How do Z pinches contribute to a variety of scientific research projects?
Z provides the fastest, most accurate, and cheapest method to determine how materials will react under high pressures and temperatures, characteristics that can then be expressed in formulas called “equations of state.” Equations of state tell researchers how materials will react if basic conditions like pressure and temperature are changed by specific amounts. Dovetailing theoretical simulations with laboratory work, Sandia researchers have been able to perform equation-of-state measurements more precisely than ever before. Exposing targets to the high power levels of Z also allows scientists to study extreme states of matter, such as plasmas, and it may produce unexpected reactions and generate responses of great interest to many areas of science.
Fusion research on Z, too, contributes to broader scientific insight. Because near-perfect symmetry is necessary to ignite fusion (so the imploding particles will be forced to collide by not having room to escape), a persistent challenge in fusion science has been to heat the target evenly, so it will implode symmetrically. The capsule and container holding the target have to work together to produce the desired outcome, and their configurations and interactions have been the focus of intense theory and experimentation.
Diamond, for example, has been the object of much study as a potential capsule material. In melting diamond to a puddle, Z scientists have been able to understand the material’s various states – from solid to liquid, with a mixed state in-between. Thanks to Z, researchers now have a better understanding of the mixed state, which is not ideal to ignite a fusion reaction, and they can avoid it as they continue to experiment with diamond. In this and other ways, research on Z provides a roadmap for potential problems and opportunities on the path to fusion.
Beyond the fabrication of fusion pellets and the careful design of targets, achieving fusion requires work on many other interdependent elements including the machines, the mechanisms for delivering power onto a target, implementing detailed diagnostics for experiments, and creating computer codes to understand and then predict what the diagnostics revealed. Fusion is conducted in extremely complicated systems that involve complicated radiation dynamics as well as densities and temperatures not otherwise seen in nature. Trying to understand all the elements involved requires large computer codes, and tests conducted on the Z machine are very useful for testing and refining those codes. All of this work is crucial especially in conjunction with the National Ignition Campaign, which is the program to reach ignition of an inertial confinement fusion target at the National Ignition Facility.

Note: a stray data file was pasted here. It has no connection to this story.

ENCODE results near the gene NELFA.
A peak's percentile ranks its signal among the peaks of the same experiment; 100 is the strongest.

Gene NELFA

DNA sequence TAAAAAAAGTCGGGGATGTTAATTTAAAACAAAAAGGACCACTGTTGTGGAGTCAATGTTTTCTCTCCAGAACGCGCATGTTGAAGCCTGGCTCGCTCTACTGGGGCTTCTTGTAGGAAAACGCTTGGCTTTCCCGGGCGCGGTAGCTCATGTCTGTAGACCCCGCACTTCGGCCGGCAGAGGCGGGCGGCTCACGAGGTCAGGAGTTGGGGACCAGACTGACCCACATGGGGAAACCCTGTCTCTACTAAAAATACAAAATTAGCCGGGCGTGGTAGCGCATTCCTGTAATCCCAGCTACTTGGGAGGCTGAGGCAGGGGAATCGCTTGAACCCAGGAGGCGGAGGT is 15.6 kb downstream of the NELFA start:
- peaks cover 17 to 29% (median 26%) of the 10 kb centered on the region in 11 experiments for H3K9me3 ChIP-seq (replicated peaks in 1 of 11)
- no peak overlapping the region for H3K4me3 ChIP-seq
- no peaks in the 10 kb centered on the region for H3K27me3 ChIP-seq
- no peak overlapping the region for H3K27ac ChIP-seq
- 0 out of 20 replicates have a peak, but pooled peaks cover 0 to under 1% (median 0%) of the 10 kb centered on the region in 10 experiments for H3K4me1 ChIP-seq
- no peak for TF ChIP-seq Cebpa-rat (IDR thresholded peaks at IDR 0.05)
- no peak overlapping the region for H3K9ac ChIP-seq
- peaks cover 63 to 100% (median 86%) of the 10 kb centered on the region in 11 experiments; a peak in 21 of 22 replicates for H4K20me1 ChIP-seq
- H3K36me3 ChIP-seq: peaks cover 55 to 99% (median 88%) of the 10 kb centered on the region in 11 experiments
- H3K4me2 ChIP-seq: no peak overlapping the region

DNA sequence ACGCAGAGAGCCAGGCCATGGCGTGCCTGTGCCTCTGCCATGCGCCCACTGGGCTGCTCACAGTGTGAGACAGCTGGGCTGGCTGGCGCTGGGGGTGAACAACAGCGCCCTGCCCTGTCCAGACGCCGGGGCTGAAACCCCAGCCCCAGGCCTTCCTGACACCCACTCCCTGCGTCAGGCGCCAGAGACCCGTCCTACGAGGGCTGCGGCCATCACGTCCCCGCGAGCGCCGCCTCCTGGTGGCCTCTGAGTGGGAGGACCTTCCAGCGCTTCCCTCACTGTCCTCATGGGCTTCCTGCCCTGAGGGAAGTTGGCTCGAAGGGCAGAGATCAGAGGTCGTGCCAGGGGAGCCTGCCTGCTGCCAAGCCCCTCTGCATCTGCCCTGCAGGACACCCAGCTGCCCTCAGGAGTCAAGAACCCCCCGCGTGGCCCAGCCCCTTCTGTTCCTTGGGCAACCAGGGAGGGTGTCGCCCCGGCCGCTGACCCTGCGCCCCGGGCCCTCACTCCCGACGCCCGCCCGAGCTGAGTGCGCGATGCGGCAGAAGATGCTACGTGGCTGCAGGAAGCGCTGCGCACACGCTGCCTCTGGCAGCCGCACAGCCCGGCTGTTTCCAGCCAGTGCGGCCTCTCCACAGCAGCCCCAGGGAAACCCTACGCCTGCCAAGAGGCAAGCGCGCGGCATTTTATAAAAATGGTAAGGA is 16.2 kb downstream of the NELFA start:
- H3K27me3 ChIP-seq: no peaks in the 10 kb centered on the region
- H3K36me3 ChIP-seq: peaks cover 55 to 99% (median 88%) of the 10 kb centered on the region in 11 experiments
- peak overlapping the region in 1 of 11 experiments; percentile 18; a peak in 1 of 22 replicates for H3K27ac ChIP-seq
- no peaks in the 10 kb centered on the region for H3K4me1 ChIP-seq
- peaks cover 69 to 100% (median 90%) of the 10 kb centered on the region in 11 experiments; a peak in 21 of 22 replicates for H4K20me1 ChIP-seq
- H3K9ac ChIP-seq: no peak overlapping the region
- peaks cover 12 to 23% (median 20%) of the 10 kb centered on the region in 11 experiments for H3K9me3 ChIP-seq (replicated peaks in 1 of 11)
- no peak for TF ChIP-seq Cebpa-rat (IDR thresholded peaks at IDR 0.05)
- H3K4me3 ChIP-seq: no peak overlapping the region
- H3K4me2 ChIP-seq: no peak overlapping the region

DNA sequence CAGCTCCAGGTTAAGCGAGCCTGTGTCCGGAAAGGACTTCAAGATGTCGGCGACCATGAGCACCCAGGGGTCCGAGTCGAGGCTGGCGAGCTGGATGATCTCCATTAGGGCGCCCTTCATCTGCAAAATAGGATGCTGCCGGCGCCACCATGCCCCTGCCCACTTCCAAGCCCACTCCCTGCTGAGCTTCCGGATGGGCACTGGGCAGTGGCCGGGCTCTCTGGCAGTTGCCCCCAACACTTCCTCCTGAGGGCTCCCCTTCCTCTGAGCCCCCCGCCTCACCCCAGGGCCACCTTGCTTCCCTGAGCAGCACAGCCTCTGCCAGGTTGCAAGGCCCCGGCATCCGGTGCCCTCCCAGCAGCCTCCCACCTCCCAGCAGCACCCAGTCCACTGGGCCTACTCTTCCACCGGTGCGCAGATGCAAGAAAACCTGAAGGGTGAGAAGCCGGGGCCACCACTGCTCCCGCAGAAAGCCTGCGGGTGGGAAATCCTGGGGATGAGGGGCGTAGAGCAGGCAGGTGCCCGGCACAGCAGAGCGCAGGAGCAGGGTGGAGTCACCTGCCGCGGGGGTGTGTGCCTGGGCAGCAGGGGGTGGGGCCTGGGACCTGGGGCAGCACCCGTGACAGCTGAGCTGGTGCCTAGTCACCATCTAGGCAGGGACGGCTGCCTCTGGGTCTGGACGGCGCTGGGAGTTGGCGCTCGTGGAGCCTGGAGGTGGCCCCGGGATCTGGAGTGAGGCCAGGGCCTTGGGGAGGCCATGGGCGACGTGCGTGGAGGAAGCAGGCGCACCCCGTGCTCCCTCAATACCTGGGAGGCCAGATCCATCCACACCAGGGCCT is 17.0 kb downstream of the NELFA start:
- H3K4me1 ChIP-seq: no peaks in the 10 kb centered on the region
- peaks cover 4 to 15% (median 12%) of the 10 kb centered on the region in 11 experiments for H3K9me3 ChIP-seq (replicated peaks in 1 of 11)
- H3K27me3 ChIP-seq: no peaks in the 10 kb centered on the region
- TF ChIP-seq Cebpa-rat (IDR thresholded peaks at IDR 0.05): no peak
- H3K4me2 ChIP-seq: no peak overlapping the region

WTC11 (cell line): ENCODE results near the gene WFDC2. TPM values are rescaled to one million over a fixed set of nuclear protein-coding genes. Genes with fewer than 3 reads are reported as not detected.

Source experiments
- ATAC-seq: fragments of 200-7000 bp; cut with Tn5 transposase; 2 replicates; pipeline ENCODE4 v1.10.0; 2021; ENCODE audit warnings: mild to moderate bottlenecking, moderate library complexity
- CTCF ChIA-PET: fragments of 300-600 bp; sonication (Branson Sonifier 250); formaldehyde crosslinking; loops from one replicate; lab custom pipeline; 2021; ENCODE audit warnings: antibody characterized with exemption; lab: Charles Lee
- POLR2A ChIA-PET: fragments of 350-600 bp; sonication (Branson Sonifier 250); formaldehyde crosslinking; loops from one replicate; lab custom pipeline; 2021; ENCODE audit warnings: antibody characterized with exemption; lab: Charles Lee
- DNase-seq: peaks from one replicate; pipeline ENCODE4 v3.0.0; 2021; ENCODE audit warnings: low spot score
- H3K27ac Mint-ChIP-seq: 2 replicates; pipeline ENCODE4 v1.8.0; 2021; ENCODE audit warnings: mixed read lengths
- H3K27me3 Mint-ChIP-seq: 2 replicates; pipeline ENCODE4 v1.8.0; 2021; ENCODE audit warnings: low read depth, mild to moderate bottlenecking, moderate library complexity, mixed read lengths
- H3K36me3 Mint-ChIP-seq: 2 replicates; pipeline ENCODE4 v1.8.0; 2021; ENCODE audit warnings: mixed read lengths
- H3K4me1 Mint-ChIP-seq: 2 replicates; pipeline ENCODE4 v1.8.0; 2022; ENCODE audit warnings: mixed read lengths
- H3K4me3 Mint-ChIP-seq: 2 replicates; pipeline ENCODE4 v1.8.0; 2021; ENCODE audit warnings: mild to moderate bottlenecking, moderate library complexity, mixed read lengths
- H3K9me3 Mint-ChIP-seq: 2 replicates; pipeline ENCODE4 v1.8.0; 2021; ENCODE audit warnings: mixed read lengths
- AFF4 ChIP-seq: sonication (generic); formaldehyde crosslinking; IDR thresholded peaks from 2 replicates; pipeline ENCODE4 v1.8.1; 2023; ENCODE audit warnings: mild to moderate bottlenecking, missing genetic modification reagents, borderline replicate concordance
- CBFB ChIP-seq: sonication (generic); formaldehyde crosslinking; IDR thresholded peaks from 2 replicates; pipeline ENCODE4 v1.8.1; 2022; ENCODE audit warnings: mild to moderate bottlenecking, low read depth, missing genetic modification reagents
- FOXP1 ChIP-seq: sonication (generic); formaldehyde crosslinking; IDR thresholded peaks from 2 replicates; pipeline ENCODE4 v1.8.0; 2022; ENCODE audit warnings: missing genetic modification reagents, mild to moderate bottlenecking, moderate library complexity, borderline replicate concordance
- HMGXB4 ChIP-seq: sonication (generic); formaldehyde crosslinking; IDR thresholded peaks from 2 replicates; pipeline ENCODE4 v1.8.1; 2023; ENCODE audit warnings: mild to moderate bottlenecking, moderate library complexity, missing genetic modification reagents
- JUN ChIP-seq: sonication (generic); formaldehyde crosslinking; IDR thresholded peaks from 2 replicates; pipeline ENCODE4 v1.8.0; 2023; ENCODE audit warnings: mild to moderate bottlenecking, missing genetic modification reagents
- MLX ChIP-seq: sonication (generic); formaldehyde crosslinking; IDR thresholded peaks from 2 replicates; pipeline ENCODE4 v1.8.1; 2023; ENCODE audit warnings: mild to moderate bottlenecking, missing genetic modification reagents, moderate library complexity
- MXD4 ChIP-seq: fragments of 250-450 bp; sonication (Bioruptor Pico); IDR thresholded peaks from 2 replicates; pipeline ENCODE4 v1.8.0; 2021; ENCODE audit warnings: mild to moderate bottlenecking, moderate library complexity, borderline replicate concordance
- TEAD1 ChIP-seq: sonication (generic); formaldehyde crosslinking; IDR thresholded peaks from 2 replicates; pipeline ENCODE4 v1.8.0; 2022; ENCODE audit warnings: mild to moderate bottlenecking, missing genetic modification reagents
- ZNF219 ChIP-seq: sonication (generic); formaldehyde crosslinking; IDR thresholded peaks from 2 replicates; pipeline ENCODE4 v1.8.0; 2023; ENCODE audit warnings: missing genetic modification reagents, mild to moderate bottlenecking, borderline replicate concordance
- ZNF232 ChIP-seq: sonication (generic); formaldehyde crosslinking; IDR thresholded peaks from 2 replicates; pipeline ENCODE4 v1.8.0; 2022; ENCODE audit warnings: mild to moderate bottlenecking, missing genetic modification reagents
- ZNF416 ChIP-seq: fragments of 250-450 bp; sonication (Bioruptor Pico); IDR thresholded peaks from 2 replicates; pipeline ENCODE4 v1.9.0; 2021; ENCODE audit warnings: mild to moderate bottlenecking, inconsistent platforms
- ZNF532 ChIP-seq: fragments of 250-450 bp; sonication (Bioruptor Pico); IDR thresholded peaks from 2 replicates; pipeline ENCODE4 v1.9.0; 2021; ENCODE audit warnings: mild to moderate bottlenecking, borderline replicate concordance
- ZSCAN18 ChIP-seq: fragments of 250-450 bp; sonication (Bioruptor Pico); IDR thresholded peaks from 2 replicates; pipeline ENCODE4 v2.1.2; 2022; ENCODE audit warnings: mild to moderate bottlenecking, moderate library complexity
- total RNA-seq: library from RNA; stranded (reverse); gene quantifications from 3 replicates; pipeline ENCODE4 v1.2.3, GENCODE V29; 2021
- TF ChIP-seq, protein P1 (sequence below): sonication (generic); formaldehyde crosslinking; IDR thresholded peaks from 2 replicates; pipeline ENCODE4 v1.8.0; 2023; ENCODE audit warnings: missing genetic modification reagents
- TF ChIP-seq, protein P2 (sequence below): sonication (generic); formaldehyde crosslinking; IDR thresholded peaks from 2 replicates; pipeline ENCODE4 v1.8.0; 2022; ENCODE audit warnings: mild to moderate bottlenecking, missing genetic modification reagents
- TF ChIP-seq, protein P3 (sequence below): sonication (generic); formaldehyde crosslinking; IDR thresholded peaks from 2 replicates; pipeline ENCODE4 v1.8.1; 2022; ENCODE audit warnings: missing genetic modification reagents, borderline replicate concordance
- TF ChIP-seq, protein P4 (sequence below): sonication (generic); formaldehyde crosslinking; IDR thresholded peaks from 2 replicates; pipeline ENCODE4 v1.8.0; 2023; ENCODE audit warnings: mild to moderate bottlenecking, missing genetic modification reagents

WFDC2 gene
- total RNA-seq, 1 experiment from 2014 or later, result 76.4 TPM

How do Z pinches work?
The Z machine uses electricity to create radiation and heat, which are both applied to a variety of scientific purposes ranging from weapons research to the pursuit of fusion energy.
The process starts with wall-current electricity, which Z uses to charge up large capacitors (structures designed to store an electric charge). The electricity is supplied by a local utility company, and in every shot the machine consumes only about as much energy as it would take to light 100 homes for a few minutes. Metal cables arranged like the spokes of a wheel connect the capacitors to a central vacuum chamber, 10 feet in diameter and 20 feet high. The cables, some insulated by water and some by oil, are each as big around as a horse and 30 feet long.
When the accelerator fires, powerful electrical pulses strike a target at the center of the machine. Each shot from Z carries more than 1,000 times the electricity of a lightning bolt, and it finishes 20,000 times faster. The target is about the size of a spool of thread, and it consists of hundreds of tungsten wires, each thinner than a human hair, enclosed in a small metal container known as a hohlraum (German for hollow space). The hohlraum serves to maintain a uniform temperature.
The flow of energy through the tungsten wires dissolves them into a plasma and creates a strong magnetic field that forces the exploded particles inward. The speed at which the particles move is equivalent to traveling from Los Angeles to New York – about 3,000 miles – in slightly less than one second. The particles then collide with one another along the z axis (hence the name “Z pinch”), and the collisions produce intense radiation (in physics terms, 2 million joules of X-ray energy) that heats the walls of the hohlraum to approximately 1.8 million degrees Celsius.
As fast and powerful as the implosion is, the instruments that measure it must be even faster in order to record the details of the process. This is an added challenge for researchers who rely on the accuracy of these measurements to understand Z results and nuclear events in general. Accurate measurements also allow scientists to experiment with a variety of target arrangements to create conditions useful for many different purposes.